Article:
Let $$Q(x,y,z) = – 2x^2 + 6xy + 8y^2 + z^2.$$ Find the symmetric matrix associated with this quadratic form. Use the determinant method to determine whether the quadratic form is positive definite, positive semi-definite, negative definite, negative semi-definite, or indefinite.

I am pretty stuck on this and have no idea where to start or what it should look like. All help would be appreciated.

All right. First and foremost, every quadratic form is represented by a symmetric matrix by definition of a quadratic form. We find the symmetric form using this trick: Look at the form you are given. Leave each coefficient of $x^2,y^2,z^2$ as it is. Take the coefficient of $xy,yz,zx$, divide it by $2$. Now consider the matrix with the new coefficients rearranged as follows: $$\begin{pmatrix} x^2 & xy & xz \\ xy & y^2 & yz \\ xz & yz & z^2 \end{pmatrix}$$ I claim this is the symmetric matrix for your form.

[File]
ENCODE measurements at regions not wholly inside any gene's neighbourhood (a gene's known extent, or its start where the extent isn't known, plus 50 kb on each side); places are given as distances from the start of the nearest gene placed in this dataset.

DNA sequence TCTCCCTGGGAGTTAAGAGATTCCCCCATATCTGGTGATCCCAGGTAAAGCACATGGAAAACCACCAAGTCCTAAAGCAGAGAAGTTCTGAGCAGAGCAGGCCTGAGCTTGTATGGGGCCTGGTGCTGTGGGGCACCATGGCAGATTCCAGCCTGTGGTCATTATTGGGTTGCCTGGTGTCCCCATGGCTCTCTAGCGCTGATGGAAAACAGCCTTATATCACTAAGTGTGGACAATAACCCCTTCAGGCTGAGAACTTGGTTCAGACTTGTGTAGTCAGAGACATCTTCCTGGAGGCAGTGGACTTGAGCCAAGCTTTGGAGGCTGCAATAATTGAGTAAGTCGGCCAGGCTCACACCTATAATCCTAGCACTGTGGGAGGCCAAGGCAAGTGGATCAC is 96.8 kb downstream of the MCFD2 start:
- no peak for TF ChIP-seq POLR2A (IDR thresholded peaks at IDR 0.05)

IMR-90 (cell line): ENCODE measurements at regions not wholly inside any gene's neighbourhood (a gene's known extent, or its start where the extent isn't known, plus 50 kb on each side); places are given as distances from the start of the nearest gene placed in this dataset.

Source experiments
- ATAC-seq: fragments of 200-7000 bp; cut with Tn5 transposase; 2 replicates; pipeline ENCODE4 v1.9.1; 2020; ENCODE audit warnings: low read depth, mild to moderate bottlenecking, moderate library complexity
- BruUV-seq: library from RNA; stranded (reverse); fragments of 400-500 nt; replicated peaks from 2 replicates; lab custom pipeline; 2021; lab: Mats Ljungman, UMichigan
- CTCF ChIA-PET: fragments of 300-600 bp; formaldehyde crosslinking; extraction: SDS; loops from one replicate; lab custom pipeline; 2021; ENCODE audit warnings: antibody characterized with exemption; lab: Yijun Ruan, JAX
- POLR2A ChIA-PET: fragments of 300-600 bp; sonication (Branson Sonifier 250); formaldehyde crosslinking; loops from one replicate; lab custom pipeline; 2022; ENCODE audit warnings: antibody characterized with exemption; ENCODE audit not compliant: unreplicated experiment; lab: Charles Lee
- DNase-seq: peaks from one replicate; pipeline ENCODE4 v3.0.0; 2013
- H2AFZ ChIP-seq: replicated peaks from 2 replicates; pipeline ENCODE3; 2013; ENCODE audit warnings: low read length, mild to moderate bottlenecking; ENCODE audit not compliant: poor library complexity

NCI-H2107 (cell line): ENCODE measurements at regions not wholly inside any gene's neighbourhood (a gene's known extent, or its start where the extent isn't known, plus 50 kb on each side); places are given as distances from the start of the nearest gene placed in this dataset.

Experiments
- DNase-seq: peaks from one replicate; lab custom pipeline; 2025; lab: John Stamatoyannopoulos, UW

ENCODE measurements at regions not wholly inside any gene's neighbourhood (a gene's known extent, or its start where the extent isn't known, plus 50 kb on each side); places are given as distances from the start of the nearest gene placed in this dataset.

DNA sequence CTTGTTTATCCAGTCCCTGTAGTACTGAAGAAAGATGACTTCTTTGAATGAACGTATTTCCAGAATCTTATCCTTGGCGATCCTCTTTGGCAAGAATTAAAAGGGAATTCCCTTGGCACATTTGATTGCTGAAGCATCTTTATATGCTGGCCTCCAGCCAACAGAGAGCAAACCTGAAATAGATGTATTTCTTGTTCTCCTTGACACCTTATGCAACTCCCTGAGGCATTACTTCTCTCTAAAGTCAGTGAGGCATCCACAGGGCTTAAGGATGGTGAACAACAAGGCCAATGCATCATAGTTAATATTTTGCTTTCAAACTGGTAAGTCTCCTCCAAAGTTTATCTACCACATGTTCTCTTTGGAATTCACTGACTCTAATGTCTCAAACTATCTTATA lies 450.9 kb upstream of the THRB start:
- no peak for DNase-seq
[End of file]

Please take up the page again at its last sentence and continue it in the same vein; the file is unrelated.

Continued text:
We'll see it work in your case. $-2x^2+6xy+8y^2+1z^2$ is your form, so you leave the $-2,8,1$ as they are, and divide the $6$ by $2$ to get $3$. The other coefficients are $0$, so you can leave them, and your matrix will be: $$\begin{pmatrix} -2 & 3 & 0 \\ 3 & 8 & 0 \\ 0 & 0 & 1 \end{pmatrix}$$ To see why, compute the matrix $X^{T}AX$, where $A$ is the matrix above, and $X=[X,Y,Z]$ as a column vector. See that you get $-2x^2+6xy+8y^2+z^2$.
Now we analyze the given matrix. For finding the eigenvalues, we compute the characteristic polynomial = $(x-1)((x-8)(x+2) - 3*3) = (x-1)(x^2-6x-25)$. It's is clear that one root of the characteristic polynomial is $1$, while the other quadratic can be rewritten as $x^2-6x+9-34 = (x-3)^2-34$, so the values of $x$ are $3 \pm \sqrt{34}$, which give one positive and one negative eigenvalue. Hence the eigenvalues are all real, but some are positive and some negative, so your form is probably indefinite.
• $A$ is certainly indefinite by virtue of its having at least one negative eigenvalue. – Robert Howard Dec 11 '17 at 21:04